Claudia Jordan is most recognized for her series regular role on The Price Is Right. Along with her hosting duties on the Modern Girl’s Guide to Life, Claudia is currently working on NBC’s top rated game show, DEAL or NO DEAL.

Born and raised in East Providence, Rhode Island, Claudia started modeling in 1994. Shortly afterward, she won the title of Miss Rhode Island, eventually becoming a semifinalist in the 1997 Miss USA pageant. She booked many national commercials before booking parts in the movie Simone, as well as the television shows That’s So Raven, City Guys, Jack & Jill, and The Bold and the Beautiful.

Claudia has hosted several television shows, including Living Large and 54321. An accomplished journalist, Claudia aspires to cover the NFL and track and field as a sports reporter. This All-American track and field runner enjoys cooking, painting, and working on her home.

Jess Zaino was meant to be on television and among the cast of Modern Girl’s Guide to Life.  Born and raised on Long Island, Zaino moved to Manhattan to attend Marymount College (on a full theatre scholarship) and City University of New York at Hunter College for Television and Film. She has studied at the American Academy of Dramatic Arts, HB Studios, and The Upright Citizen’s Brigade Theatre. Zaino is especially proud to be the youngest apprentice to work at the prestigious Williamston Theatre Festival.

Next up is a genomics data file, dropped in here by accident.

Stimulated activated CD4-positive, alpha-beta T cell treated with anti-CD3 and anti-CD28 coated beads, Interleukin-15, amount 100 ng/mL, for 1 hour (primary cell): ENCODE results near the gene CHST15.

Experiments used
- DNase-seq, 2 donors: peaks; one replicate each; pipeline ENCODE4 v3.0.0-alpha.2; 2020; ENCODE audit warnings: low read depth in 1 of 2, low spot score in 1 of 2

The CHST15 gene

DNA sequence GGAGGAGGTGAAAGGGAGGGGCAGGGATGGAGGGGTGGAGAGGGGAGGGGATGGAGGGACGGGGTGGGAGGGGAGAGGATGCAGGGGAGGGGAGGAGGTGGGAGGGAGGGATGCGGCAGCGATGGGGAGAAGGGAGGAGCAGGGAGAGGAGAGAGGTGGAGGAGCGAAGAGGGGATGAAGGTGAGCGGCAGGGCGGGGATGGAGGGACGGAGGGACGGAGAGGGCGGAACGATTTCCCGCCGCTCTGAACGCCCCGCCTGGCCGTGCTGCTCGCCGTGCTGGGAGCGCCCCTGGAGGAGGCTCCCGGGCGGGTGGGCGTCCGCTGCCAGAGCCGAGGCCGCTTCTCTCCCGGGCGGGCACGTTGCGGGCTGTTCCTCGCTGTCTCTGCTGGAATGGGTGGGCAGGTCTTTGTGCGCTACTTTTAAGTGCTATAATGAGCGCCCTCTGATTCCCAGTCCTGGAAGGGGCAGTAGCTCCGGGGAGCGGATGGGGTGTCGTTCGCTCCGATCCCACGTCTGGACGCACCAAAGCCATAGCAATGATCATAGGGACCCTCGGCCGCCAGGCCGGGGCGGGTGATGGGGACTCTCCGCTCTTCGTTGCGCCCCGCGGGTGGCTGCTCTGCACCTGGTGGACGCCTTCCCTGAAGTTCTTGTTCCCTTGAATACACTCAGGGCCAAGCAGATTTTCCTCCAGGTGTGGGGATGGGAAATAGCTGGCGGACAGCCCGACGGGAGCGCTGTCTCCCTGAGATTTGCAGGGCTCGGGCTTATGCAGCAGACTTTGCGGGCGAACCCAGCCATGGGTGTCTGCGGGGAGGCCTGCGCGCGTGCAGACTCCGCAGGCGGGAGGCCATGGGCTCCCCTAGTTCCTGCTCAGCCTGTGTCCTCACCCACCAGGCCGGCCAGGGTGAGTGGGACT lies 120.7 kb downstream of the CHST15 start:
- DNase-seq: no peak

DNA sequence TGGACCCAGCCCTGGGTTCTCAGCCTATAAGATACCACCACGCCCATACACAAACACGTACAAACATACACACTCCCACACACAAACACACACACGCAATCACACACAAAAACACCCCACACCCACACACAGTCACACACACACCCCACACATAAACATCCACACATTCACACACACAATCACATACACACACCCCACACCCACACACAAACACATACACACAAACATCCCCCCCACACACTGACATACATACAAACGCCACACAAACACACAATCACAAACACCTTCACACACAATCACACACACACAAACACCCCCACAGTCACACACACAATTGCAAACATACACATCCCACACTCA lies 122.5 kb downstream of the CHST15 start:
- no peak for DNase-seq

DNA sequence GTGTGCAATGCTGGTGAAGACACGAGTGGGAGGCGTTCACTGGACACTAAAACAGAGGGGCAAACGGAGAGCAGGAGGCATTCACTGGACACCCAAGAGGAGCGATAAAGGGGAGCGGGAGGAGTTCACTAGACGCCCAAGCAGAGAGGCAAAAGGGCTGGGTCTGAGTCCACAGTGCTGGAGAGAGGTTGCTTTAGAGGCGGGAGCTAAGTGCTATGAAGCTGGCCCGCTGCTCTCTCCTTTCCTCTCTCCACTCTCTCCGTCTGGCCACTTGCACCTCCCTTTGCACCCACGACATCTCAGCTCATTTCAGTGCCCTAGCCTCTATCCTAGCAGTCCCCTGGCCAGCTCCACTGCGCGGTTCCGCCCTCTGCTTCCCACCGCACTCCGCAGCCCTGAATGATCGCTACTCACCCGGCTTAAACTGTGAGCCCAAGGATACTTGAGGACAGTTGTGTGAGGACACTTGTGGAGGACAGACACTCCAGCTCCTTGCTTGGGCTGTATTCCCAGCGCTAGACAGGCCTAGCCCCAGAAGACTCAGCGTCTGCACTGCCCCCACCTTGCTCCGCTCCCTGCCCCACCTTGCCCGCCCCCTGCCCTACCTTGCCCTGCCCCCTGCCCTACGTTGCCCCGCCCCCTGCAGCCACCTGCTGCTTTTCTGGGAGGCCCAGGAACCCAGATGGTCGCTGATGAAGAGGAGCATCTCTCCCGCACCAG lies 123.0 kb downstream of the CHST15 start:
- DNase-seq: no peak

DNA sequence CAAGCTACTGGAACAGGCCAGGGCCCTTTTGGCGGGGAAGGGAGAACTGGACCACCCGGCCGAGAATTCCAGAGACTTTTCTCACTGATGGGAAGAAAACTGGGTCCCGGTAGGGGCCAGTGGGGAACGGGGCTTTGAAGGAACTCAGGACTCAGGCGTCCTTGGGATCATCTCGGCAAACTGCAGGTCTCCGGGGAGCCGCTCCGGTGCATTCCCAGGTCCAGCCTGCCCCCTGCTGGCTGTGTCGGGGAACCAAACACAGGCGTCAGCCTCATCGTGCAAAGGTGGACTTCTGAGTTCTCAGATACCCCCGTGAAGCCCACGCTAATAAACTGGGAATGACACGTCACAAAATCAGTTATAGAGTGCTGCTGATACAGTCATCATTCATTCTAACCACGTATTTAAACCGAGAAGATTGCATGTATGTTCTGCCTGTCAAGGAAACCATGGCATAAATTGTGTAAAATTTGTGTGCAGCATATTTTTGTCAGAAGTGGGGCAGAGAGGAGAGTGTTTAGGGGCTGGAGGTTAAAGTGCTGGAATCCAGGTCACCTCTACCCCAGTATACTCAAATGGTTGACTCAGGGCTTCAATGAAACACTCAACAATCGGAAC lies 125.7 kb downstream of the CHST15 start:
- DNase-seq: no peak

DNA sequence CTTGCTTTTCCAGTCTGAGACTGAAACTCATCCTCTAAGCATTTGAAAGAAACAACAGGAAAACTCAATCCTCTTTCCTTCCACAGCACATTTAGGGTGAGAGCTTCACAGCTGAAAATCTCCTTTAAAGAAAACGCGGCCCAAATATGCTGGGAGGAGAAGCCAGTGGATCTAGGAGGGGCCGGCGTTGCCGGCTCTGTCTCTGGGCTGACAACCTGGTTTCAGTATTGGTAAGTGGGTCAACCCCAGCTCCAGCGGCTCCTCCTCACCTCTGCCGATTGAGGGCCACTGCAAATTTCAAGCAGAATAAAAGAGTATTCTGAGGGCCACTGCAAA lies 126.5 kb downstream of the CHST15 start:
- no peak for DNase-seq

Fashion has recently become Jess’ new muse. After landing a hosting job on a music show on New York’s Metro Channel, Jess began to realize that her fashion sense and creative abilities appealed to the show’s audience, especially teenagers. Jess had here sights set on becoming a MTV VJ.  That did not happen.

What did happen was that Jess received so much fan mail based on the clothes that she wore on the show, that she decided to start her own clothing line. Modestly, she explained, “It wasn’t anything big. It was very grassroots, fun, do it yourself kind of project where I would sell ten pieces or so in Brooklyn boutiques.”